The winner of the Palme d’Or at Cannes this year, knotty legal drama Anatomy Of A Fall grips throughout with its intelligent, ambiguous twists and turns offering far more than a straightforward courtroom procedural. Sandra Hüller plays a writer, also named Sandra and living in the French Alps with her wannabe writer husband (played by Samuel Theis) and blind son (Milo Machado Graner). The film opens with Hüller trying to conduct an interview but drowned out by 50 Cent’s P.I.M.P on an apparent loop: it’s music her husband plays as he tries to renovate their chalet.
The journalist leaves, her son goes out for a walk with his guide dog Snoop, and on his return discovers his father’s dead body on the snow below the window where he had been working three storeys up. Did he fall? Accident, suicide or murder? The film explores all the angles, with Hüller soon accused of murder; she was in the house but – thanks to the blaring Fiddy, she says – apparently heard nothing. Is there more going on here? Yes – a lot more.
The relationship between husband and wife is seen to be fraught with complication, from frustrated creativity and accusations of plagiarism to blame about their son’s blindness. Triet, Anatomy Of A Fall’s director and co-writer (with Arthur Harari), keeps the balls perpetually airborne – and in three languages, namely English, French and German. Hüller, so good in the German film Toni Erdmann, is superb as a wife under suspicion: a caring mother, ambitious and pragmatic. An argument between her and her husband is blisteringly brilliant – initially heard on tape, we soon see its visual enactment, which has ripple effects for her plight.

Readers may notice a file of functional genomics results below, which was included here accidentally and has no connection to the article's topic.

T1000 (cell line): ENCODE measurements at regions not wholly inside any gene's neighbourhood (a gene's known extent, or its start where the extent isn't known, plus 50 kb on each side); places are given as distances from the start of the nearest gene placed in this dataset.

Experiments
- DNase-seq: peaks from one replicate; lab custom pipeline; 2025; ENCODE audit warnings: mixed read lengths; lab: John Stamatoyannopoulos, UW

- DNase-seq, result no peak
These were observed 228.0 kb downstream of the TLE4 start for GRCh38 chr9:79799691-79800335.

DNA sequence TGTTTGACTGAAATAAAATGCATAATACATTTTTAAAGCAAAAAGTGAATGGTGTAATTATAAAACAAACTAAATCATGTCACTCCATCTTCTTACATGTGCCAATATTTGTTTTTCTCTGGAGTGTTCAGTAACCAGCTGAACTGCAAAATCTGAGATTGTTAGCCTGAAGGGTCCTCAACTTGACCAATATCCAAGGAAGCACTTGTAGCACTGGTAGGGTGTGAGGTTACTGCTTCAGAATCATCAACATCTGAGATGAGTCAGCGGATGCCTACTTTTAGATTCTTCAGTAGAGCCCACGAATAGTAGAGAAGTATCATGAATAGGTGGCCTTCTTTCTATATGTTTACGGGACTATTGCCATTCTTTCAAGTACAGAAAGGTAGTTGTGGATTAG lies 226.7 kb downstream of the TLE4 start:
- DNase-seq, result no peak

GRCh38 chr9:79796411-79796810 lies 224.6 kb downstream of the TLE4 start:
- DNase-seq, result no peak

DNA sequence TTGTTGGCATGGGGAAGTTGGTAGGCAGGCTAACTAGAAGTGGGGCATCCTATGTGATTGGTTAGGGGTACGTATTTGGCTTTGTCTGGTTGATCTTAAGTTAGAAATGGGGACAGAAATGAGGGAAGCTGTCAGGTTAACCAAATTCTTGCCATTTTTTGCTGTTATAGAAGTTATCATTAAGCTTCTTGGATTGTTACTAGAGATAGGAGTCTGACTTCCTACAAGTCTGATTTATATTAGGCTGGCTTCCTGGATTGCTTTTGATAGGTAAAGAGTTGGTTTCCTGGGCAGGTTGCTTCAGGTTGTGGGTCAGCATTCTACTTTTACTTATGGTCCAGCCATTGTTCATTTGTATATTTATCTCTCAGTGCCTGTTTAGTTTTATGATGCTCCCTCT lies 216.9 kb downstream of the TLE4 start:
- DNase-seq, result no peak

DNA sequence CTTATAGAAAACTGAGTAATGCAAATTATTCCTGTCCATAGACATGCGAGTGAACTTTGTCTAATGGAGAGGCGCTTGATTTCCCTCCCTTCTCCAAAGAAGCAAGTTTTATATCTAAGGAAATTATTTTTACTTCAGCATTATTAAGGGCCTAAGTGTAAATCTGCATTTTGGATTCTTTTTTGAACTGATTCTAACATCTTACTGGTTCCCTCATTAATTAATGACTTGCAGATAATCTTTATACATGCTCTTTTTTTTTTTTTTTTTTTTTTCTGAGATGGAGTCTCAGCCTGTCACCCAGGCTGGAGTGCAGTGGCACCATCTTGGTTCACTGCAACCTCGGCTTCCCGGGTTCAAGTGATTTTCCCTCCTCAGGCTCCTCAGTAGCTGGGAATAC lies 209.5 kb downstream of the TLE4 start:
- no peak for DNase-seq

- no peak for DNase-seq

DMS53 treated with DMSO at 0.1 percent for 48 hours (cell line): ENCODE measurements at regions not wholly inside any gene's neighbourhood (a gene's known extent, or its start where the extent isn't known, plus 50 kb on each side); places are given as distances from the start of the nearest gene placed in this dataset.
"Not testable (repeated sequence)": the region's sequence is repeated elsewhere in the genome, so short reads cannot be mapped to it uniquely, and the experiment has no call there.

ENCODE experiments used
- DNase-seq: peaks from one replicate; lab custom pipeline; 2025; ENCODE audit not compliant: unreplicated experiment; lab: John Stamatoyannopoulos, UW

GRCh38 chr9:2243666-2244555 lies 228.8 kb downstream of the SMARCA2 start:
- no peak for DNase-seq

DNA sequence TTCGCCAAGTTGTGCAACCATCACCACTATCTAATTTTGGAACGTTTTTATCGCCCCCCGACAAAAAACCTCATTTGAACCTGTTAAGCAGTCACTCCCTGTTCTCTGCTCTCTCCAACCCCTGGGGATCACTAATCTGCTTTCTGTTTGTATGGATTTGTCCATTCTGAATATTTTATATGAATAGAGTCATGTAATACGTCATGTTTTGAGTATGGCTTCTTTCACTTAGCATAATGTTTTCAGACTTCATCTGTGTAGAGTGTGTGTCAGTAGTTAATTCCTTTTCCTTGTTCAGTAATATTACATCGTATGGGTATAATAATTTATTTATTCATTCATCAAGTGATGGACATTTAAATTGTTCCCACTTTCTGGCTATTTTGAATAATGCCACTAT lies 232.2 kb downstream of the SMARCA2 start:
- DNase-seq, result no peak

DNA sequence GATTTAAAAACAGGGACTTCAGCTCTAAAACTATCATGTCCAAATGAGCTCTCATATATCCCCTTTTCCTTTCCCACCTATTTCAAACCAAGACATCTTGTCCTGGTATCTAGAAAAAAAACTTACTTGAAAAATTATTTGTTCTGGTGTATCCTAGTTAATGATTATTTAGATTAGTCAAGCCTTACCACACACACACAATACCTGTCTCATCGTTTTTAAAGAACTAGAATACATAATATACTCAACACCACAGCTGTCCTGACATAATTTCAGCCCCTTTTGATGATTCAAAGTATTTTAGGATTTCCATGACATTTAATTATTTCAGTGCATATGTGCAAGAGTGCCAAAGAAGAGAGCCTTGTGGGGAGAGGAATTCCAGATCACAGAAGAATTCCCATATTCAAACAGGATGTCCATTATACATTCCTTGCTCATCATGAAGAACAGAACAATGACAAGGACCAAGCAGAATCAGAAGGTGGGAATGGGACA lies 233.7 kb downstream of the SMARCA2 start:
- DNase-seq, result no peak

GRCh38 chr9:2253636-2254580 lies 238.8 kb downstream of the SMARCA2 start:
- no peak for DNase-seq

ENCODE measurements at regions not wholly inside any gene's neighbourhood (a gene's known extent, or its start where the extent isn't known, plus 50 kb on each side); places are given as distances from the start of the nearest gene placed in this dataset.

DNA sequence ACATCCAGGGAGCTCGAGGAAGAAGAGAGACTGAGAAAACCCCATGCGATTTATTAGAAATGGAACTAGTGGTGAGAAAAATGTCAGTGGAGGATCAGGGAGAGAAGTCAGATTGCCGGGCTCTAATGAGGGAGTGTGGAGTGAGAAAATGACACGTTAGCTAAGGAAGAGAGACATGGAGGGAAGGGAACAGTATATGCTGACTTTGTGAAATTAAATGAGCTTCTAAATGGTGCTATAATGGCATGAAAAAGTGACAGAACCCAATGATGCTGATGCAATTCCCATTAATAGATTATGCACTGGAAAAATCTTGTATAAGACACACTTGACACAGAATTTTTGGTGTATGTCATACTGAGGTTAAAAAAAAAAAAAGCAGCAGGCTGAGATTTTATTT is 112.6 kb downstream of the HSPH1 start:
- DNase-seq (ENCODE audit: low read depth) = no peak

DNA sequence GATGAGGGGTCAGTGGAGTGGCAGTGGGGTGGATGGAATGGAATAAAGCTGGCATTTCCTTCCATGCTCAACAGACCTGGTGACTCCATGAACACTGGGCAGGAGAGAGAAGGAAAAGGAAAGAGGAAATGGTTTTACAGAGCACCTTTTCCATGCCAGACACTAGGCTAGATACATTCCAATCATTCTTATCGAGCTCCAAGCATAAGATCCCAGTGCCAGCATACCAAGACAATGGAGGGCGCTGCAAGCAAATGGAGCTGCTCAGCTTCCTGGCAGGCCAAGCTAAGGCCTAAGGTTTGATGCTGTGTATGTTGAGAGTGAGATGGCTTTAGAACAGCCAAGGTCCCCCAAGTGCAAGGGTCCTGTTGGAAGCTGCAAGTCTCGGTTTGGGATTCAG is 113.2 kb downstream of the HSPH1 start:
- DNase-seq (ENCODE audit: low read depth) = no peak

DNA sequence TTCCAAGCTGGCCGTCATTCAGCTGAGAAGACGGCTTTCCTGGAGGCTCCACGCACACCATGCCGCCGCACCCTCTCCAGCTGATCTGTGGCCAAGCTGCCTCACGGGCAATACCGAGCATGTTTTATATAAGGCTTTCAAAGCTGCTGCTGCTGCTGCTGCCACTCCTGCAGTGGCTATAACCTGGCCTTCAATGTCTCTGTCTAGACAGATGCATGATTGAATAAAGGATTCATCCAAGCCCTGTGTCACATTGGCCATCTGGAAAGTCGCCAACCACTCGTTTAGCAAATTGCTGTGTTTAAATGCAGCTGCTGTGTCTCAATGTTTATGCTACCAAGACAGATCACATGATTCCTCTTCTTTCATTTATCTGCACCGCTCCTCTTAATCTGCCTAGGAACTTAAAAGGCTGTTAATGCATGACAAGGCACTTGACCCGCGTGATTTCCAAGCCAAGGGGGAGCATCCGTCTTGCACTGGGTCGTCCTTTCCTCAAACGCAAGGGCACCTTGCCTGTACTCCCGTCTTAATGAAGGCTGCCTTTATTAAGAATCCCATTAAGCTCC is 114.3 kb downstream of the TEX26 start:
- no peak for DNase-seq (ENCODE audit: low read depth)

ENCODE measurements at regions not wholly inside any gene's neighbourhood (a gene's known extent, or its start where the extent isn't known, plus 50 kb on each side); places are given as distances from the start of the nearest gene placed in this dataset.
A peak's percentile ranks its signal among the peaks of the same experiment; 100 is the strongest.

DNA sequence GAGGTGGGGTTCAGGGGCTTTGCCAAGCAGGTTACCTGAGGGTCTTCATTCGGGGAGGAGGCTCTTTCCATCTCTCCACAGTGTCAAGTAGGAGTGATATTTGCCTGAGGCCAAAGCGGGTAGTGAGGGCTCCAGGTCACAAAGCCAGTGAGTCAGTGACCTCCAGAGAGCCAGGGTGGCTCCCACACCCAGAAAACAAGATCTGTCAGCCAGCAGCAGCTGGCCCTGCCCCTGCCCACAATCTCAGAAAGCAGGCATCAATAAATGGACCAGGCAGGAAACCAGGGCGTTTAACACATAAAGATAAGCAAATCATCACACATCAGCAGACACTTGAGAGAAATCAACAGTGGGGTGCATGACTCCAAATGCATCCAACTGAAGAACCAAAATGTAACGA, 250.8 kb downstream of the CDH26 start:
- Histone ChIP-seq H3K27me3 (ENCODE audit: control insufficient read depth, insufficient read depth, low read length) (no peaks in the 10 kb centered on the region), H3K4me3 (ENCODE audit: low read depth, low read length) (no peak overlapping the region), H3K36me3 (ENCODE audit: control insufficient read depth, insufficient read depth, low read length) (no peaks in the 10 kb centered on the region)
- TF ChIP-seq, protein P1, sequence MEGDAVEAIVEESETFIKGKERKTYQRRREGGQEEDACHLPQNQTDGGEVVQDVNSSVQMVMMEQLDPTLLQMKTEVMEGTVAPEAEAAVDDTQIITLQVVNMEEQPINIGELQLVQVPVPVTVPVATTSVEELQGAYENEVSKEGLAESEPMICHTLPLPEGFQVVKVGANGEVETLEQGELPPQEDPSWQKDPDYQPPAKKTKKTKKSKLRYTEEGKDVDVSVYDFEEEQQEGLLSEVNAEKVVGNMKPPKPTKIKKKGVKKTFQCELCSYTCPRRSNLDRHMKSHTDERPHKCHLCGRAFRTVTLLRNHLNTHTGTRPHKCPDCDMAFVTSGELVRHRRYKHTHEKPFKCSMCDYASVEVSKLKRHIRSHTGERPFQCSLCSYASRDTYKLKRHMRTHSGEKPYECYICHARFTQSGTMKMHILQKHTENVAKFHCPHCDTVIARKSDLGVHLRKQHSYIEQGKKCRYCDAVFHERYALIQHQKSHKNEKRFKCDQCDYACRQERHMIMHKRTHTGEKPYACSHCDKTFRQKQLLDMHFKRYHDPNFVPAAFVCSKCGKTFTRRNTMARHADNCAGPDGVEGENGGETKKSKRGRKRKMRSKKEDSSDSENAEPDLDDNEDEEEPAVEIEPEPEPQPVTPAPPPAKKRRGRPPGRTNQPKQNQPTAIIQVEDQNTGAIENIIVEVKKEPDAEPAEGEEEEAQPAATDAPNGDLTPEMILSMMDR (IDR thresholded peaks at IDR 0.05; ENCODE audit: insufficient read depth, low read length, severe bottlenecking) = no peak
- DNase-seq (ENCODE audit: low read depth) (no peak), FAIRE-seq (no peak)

The gender politics are thorny, with the needs of a marriage given winning depth, as is some casual misogyny. Triet keeps a tight hold on the courtroom scenes – tense and forensic, here Swann Arlaud is likeable as Sandra’s defence lawyer (the pair share some flirtatious history). Graner is also fantastic, a blind son who wrestles with his mother’s potential guilt or innocence, the case riding on his testimony.
The director brings complexity to every scene, helped by Hüller’s tremendously enigmatic performance – both simultaneously cold and passionate, and understandably human. There’s even a brilliant performance from Messi the dog, as Snoop… Nuanced and immersive, Anatomy Of A Fall is an accomplished drama, unwilling to take the easy path.
Dir: Justine Triet (15, 152 mins)
Anatomy Of A Fall is in cinemas from Fri 10 Nov
words KEIRON SELF